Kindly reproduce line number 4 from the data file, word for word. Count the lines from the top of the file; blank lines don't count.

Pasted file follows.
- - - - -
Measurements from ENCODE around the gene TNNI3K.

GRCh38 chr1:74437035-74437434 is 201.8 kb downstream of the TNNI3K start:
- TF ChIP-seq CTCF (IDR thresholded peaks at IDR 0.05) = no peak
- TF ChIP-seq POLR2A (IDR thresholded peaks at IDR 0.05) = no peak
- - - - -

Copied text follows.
- TF ChIP-seq POLR2A (IDR thresholded peaks at IDR 0.05) = no peak